(Due Date: **Sunday
May 5, 2013 before midnight**)

Submission Procedure:

`Create a Zip file called "528-hw2-`*lastname*-*firstname*" containing the following:

`(1) `__Document with write-up__ containing your answers to any questions asked in each exercise, as well as any figures, plots, or graphs supporting your answers,

`(2) Your Matlab program files,`

`(3) Any other supporting material needed to understand/run your solutions in Matlab.`

Upload your Zip file to this dropbox.

`Upload your file by 11:59pm Sunday, May 5, 2013. `

`Late submission policy is here.`

Like
Homework #1, this homework is based on the ﬂy H1 neuron dataset c1p8.mat described in exercise
8 of Chapter 1 in the Dayan and Abbott book: http://www.gatsby.ucl.ac.uk/~dayan/book/exercises.html

Download
the c1p8.mat
dataset from the link above (if you don’t have the dataset already from
Homework #1) and solve the two problems below using Matlab
(or Octave).

1. (50 points) (Imitate the H1 neuron!) Set aside the
last 20% of the H1 neuron data as “test data” and recompute
the spike-triggered average for the rest of the data (the “training data”).
Construct a linear kernel from this average and use it in Equation 2.1 of the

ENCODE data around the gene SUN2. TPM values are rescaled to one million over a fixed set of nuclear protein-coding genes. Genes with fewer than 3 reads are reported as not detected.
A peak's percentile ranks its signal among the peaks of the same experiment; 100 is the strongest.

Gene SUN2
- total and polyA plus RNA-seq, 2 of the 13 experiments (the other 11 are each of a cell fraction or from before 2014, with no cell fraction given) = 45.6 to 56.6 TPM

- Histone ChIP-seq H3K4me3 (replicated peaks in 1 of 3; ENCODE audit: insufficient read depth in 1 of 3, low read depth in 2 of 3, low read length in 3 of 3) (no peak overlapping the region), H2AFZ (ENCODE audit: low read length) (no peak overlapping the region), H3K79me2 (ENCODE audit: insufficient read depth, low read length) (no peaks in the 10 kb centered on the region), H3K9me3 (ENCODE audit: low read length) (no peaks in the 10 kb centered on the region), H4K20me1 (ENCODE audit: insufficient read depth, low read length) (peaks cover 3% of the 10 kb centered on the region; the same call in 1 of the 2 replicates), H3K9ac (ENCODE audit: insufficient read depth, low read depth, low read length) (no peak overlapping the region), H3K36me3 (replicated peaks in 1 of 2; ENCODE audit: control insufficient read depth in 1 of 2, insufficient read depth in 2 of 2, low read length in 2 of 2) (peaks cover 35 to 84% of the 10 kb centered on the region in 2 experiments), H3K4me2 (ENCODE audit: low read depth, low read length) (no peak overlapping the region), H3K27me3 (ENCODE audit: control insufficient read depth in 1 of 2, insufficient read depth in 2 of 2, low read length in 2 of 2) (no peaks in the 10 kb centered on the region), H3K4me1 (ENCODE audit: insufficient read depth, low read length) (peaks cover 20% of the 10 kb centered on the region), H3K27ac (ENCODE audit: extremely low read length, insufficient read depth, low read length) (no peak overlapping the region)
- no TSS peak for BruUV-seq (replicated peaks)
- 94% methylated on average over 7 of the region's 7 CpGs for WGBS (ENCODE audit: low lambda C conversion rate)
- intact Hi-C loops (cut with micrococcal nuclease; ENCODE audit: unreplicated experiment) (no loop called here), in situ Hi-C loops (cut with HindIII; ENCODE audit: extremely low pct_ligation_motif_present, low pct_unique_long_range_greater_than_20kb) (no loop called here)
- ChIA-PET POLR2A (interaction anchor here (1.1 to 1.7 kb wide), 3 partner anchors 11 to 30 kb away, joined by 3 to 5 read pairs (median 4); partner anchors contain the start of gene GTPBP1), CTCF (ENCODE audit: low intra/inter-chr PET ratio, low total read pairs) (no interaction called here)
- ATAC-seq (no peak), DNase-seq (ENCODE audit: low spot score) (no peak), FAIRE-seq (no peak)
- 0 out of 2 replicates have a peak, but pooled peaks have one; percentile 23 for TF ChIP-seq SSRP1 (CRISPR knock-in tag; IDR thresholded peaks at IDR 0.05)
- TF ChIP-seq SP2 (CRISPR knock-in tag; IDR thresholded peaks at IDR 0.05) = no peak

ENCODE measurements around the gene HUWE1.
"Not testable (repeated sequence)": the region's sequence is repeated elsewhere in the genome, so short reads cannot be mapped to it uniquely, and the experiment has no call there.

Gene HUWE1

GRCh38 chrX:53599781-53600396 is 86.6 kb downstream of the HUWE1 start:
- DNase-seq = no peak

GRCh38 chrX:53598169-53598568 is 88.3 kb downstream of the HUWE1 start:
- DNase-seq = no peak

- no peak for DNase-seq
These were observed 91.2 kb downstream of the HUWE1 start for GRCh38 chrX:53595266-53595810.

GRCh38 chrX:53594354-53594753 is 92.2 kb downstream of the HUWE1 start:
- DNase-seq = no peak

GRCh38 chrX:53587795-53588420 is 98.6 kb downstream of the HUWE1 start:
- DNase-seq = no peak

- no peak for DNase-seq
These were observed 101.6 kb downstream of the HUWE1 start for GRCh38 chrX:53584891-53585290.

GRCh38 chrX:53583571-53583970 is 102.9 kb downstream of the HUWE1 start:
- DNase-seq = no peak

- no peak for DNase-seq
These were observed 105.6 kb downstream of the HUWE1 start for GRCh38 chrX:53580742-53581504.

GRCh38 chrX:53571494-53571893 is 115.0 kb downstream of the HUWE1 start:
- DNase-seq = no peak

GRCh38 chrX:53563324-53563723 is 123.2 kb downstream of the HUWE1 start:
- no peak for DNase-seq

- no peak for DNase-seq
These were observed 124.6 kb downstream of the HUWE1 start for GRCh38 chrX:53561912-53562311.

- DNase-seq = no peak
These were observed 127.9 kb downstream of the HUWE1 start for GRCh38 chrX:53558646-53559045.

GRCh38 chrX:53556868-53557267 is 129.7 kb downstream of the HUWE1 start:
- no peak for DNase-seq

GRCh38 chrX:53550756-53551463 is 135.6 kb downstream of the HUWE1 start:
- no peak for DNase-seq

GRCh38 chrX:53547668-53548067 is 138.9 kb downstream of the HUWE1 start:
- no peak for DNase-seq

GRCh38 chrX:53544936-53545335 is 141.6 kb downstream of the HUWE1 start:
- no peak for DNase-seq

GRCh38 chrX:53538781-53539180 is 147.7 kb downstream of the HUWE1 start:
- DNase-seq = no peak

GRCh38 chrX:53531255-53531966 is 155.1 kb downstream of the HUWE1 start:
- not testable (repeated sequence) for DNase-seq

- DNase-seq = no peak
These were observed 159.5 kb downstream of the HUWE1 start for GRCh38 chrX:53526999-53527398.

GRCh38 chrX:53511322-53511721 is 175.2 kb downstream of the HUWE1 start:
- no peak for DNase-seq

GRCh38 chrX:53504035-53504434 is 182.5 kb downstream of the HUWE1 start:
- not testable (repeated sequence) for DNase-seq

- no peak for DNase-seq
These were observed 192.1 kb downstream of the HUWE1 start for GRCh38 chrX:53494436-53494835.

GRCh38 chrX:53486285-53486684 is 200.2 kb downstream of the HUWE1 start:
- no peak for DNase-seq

textbook to construct a model of the response of the H1 neuron. Choose r_{0}
so that the average firing rate predicted by the model in response to the
stimulus used for the training data matches the actual average firing rate. Use
a Poisson generator to generate a synthetic spike train from the linear
estimate of the firing rate in response to the stimulus in the test data. Plot
examples of the actual and synthetic spike trains for portions of the test data
stimulus. How well does your model predict the arrival times of spikes? Try to
quantify the overall performance of your model on the test data.

2. (50 points) (H1 Eigenfun!) Compute the covariance matrix and its eigenmodes for the H1 neuron data above and make a scatter
plot of the projections of the spike-triggered stimuli onto the two leading eigenmodes. Find the
threshold (nonlinear decision) functions as defined in class, both with respect
to the two leading eigenmodes separately, and
jointly, i.e., the two-dimensional threshold function. Can the two-dimensional distribution of
projections be approximated by the product of the one-dimensional distributions
(i.e., do the two features contribute independently?).

` `__Suggested background reading__: Lecture slides and the paper by Arcas, Fairhall, and Bialek on the class website:

http://www.cs.washington.edu/education/courses/528/13sp/AgueraFairhallBialek2001.pdf

For this problem, assume all spikes are “isolated” (in the terminology of the paper) and use all spikes for your analysis.